“It’s not only people who walk their dogs, but people who want to meet Rupert and learn about his stuffed car!”

Harder to place animals like Kibbeh and Rupert are just looking for someone to give them the love they deserve. It is thanks to loving fosters and adopters, like Yasmine, that make second chances for animals like these possible.

Nov 11, 2020

A Second Chance for Soba

Second chances happen every day at the ASPCA—cruelty victims become beloved family pets, homeless animals settle into new digs, and so many are finally given the love they deserve. Rescue dogs are so much more than their pasts or their breed, and we are so fortunate to be able to make so many happy endings possible for deserving animals.

“Adoption is about gaining trust and loving them,” says Byron M., a recent ASPCA adopter. “From my limited experience there are all different types of rescue animals, and they make very loyal and great pets. It’s not so much about the breed as it is about personalities matching.”

For Byron, the experience of adopting a rescued pit bull-mix has been rewarding to say the least. And for his gal Soba, her second chance was a once in a lifetime opportunity to meet her perfect family.

From Difficult Beginnings

Last October we met Soba, a dog who was truly ready to start over after being brought to the ASPCA alongside 27 other dogs in relation to suspected dogfighting. Following the rescue, we provided medical care and sheltering for the dogs, whose journeys had only just begun, while the criminal investigation continued.

Upon intake, Soba showed that she was a social, friendly gal, though she remained shy and fearful of new situations or experiences. For dogfighting victims and animals who come from suspected cruelty, this type of behavior isn’t uncommon since their experience with the outside world may be limited. Though Soba had some fears to overcome, we never doubted that the right adopter would come along and show her that the real world isn’t such a scary place, and that the love and care of a family could make all the difference.

Byron M. and his wife lost their dog of 12 years in early February. While grieving this loss, Byron felt that they didn’t have the time to bring a new dog into their family given his work schedule. But then, the pandemic hit NYC, changing everything for millions of us. With he and his wife suddenly experiencing more time at home, Byron decided they should visit the ASPCA Adoption Center and find a new furry friend.

Byron tells us that he initially had his eye on another adoptable dog, but soon found himself charmed by Soba. “We decided on Soba because she was the most active and had a ‘take me home face’,” he explains. “She was the only dog not laying there watching people. She had her tail wagging when I walked by, and when we did the meet-and-greet she came and said hi to me and my wife—that’s when I knew we would take her.”

Byron and his wife officially adopted Soba in March, but their journey to becoming a family didn’t stop there.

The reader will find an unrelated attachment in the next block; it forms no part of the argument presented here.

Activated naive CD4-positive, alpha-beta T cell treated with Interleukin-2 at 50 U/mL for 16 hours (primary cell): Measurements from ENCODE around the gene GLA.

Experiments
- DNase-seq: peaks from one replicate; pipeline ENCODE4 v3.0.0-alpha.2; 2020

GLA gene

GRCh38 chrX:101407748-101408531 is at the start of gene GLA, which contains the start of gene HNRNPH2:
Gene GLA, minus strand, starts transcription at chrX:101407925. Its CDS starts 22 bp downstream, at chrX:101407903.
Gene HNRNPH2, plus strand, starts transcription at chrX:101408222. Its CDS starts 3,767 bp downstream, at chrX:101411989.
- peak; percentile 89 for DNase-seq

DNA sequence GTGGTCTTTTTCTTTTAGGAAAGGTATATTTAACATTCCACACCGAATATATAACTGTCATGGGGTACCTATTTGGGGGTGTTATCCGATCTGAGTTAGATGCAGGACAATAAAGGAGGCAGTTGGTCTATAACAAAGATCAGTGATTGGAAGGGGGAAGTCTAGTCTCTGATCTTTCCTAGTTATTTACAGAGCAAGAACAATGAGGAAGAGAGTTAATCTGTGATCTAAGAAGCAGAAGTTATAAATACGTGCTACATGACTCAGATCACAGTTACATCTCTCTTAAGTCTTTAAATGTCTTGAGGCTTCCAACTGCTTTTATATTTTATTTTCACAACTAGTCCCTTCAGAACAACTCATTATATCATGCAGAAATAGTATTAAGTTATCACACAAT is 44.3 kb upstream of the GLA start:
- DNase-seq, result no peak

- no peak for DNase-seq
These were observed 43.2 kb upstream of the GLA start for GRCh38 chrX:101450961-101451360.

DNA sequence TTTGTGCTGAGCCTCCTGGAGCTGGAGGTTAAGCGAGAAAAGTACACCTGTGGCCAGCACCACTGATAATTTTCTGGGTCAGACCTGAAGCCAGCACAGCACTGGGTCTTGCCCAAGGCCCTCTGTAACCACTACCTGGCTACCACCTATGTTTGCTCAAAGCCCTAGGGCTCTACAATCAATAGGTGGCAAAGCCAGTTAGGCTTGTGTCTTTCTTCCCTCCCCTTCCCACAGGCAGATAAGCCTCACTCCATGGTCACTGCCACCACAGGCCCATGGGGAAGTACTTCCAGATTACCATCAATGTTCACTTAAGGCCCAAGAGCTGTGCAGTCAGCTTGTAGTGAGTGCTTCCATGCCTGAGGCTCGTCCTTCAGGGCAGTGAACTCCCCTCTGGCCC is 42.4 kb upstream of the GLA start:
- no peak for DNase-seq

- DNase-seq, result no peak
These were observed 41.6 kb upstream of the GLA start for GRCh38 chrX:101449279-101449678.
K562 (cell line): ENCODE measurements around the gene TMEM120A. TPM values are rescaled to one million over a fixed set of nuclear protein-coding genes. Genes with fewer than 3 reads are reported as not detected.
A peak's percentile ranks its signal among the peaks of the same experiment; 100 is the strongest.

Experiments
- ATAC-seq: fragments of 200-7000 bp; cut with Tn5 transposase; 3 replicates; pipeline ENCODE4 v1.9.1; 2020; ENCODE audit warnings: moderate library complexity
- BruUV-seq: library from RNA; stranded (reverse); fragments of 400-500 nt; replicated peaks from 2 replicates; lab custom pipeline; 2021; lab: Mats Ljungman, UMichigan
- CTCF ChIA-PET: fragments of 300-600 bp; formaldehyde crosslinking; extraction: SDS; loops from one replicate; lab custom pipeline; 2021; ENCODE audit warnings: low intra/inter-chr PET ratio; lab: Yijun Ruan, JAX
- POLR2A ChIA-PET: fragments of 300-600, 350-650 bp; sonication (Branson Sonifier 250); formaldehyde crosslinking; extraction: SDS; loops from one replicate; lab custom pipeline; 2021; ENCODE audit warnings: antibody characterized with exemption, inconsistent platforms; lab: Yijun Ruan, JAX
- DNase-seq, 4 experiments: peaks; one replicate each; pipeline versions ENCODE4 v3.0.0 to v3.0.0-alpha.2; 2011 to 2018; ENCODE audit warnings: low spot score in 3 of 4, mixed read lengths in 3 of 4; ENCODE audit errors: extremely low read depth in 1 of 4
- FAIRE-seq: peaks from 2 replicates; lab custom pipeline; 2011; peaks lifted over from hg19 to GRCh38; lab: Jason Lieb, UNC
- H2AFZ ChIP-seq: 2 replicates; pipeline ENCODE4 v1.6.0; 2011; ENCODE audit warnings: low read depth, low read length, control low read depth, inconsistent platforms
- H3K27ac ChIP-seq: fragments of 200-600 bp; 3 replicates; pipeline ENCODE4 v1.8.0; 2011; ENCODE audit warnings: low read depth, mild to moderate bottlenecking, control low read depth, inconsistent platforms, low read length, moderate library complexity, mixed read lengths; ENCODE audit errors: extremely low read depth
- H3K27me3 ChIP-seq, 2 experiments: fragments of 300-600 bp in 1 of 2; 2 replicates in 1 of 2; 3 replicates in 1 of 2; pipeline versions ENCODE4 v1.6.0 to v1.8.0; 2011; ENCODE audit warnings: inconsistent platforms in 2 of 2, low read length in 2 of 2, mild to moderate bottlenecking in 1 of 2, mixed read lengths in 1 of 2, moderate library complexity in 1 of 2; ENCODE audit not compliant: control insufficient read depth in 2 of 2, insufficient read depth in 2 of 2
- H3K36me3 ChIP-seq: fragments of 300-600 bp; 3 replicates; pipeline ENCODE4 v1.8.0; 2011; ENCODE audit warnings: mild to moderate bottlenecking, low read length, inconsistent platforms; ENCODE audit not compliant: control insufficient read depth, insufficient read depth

Adjusting to Life Outside of the Shelter

Though they knew initially that Soba would take some time to warm up, following her adoption, Byron soon discovered just how scary new things were to Soba. “When we went to leave, she did not like the sliding doors,” Byron says. “That was my first clue she might have some life to experience.”

And after going home with her new family, Soba began to experience lots of new things that life had to offer. Fortunately, Byron was by her side every step of the way to help her overcome her fears and gain her confidence in her new home.

“She was afraid of entering new buildings, apartments, elevators and cars, but little by little she trusted us and started to get rid of those fears,” he tells us. “We used to live in an apartment on the 5th floor and we had to take the stairs until she got comfortable using the elevator, it took a little while but eventually she was fine to ride the elevator. Same case with the car—her first ride was awful. She shook the whole trip and couldn’t relax, but now she can’t wait for a car ride because she knows it is an adventure every time.”

Byron and his wife worked with Soba every day, little by little, to help Soba blossom into the happy dog she is today. Byron also adds that as her fears started to leave her, Soba’s confidence and trust in herself grew as well. She has traveled the East Coast with her pet parents, from Maine to Georgia, and also to Wisconsin and Oklahoma.

Loving Soba for Who She Is

Soba’s life now is full of quality time with her pet parents, trips to the dog park, camping trips and adventures! Byron and his wife dote on her and feel lucky to have her as a part of their family.

“She’s just enjoying life,” Byron says. “We camp a lot and she enjoys to hike with us. We also recently moved to Jersey City and our neighborhood has a beautiful dog park.”

Far from her beginnings, Soba proves that love, patience and understanding go a long way. Her second chance at the life she deserves is one that we hope to see for many more dogs like her.